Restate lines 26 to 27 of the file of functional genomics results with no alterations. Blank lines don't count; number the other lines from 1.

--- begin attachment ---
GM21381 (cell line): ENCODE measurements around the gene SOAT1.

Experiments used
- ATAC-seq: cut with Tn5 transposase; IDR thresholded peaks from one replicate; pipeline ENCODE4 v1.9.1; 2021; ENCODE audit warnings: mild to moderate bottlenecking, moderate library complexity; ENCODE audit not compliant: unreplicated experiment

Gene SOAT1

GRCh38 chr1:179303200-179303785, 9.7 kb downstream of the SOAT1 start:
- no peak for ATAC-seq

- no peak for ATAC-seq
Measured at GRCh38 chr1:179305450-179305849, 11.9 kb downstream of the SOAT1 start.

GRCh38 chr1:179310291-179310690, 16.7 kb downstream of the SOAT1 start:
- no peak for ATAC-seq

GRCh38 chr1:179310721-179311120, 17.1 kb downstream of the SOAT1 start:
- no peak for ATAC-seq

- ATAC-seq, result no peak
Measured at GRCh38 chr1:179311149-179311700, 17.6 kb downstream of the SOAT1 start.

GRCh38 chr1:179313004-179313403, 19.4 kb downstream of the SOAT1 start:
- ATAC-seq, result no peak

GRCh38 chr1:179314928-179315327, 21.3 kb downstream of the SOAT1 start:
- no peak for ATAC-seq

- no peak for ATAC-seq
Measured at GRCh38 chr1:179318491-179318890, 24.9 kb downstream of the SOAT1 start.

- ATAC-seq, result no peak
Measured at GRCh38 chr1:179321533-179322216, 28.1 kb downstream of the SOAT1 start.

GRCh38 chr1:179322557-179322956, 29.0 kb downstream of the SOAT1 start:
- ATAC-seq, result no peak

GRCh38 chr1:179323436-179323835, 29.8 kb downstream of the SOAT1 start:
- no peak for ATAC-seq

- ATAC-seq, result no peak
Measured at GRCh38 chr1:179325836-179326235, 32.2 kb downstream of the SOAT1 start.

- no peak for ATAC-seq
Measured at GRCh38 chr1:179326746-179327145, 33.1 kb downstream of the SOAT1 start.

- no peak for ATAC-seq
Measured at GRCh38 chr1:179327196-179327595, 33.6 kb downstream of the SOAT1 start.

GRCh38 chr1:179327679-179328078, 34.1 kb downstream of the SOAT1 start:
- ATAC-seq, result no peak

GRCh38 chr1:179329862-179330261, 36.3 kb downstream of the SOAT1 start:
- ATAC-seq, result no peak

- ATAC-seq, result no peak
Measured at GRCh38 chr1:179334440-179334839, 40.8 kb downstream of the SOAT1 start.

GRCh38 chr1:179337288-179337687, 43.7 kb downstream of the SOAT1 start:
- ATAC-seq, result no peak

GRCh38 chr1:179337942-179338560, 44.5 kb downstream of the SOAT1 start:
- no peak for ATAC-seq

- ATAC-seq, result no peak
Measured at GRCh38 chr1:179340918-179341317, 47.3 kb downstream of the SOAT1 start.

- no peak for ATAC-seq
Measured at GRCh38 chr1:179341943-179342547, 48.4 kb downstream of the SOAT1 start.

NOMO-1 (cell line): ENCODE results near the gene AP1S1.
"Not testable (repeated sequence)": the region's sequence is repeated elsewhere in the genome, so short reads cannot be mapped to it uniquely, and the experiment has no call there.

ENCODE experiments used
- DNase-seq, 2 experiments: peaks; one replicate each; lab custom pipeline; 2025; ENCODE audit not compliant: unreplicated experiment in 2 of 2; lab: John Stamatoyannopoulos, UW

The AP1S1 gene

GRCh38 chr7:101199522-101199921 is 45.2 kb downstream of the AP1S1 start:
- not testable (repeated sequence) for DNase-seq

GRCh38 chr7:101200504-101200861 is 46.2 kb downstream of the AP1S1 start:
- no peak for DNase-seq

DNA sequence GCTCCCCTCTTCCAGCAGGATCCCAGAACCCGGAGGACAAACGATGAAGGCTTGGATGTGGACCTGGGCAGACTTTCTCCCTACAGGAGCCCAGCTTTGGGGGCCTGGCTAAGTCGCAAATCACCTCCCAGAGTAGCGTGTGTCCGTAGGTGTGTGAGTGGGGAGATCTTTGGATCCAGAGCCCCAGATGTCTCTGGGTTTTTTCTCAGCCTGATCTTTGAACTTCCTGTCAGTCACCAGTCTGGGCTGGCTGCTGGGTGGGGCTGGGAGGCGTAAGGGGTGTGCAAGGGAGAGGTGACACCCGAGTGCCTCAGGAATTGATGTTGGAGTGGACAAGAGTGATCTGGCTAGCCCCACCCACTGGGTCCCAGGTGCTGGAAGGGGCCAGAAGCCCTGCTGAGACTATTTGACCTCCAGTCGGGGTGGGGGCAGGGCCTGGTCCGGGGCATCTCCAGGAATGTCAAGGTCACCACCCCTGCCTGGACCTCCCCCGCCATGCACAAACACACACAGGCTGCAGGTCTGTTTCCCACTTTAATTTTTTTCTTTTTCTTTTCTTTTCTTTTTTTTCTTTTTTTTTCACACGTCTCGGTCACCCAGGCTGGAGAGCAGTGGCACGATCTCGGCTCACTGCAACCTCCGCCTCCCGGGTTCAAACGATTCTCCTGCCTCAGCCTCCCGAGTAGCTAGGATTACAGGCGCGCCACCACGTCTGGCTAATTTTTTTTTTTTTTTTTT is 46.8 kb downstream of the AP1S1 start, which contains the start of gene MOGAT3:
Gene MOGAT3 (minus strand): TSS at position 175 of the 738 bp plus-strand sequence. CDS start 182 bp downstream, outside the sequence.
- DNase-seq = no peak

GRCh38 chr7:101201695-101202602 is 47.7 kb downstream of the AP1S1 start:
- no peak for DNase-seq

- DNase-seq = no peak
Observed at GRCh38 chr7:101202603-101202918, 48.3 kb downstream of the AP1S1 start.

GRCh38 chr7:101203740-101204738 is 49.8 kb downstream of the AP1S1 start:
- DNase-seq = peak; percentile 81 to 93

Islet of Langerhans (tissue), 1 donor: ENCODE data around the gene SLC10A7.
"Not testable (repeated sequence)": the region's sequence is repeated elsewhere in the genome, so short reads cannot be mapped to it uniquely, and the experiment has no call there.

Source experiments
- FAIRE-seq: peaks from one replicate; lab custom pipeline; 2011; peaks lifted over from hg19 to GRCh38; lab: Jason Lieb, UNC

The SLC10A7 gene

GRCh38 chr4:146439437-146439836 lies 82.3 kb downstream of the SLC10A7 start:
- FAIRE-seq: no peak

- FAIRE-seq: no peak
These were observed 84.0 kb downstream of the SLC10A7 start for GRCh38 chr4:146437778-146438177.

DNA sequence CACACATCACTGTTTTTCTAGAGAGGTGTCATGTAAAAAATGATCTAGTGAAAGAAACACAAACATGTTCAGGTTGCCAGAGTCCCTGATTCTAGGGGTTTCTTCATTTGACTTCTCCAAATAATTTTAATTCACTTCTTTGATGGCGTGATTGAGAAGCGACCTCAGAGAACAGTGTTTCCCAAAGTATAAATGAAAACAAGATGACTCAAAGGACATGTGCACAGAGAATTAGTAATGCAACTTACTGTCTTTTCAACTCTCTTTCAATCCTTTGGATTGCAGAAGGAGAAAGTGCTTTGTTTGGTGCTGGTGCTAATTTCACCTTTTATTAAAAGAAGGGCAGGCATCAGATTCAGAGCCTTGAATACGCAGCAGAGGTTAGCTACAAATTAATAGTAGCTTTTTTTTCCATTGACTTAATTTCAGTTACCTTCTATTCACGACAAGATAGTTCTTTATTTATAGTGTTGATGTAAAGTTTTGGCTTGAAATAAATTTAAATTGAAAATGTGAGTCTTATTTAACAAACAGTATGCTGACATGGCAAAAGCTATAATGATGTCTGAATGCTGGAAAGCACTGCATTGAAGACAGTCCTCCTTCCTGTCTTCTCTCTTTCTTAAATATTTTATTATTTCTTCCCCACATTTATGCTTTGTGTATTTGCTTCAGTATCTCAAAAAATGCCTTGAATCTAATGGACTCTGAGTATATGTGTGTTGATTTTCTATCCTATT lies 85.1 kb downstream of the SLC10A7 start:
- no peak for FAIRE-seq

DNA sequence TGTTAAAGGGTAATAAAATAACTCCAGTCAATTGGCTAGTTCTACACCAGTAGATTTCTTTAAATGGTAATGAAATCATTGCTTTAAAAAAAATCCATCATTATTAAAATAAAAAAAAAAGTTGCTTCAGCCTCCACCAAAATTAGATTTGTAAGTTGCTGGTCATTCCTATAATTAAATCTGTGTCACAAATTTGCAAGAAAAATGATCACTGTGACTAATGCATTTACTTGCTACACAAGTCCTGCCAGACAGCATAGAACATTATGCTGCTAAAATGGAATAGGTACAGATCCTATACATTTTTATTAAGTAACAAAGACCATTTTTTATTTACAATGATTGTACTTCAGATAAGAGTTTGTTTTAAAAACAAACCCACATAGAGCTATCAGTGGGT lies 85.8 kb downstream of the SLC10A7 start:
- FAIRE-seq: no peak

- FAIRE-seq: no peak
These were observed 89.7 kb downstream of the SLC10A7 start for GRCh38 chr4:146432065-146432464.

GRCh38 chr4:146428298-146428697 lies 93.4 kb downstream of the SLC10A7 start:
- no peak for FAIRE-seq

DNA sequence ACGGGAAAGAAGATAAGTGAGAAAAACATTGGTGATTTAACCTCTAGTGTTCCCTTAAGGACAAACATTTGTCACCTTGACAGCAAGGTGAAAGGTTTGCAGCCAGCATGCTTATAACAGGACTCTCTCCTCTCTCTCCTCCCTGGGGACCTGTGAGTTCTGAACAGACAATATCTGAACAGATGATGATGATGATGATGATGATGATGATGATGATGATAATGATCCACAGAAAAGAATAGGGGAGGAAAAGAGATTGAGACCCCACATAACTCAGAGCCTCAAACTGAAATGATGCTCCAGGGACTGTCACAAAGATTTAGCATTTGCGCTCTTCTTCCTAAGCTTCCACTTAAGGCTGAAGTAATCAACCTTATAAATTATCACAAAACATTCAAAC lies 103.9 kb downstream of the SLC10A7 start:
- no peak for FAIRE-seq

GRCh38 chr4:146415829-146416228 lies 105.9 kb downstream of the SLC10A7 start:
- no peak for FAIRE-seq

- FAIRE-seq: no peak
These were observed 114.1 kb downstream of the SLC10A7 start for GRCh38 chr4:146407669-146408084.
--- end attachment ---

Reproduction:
- no peak for ATAC-seq

- ATAC-seq, result no peak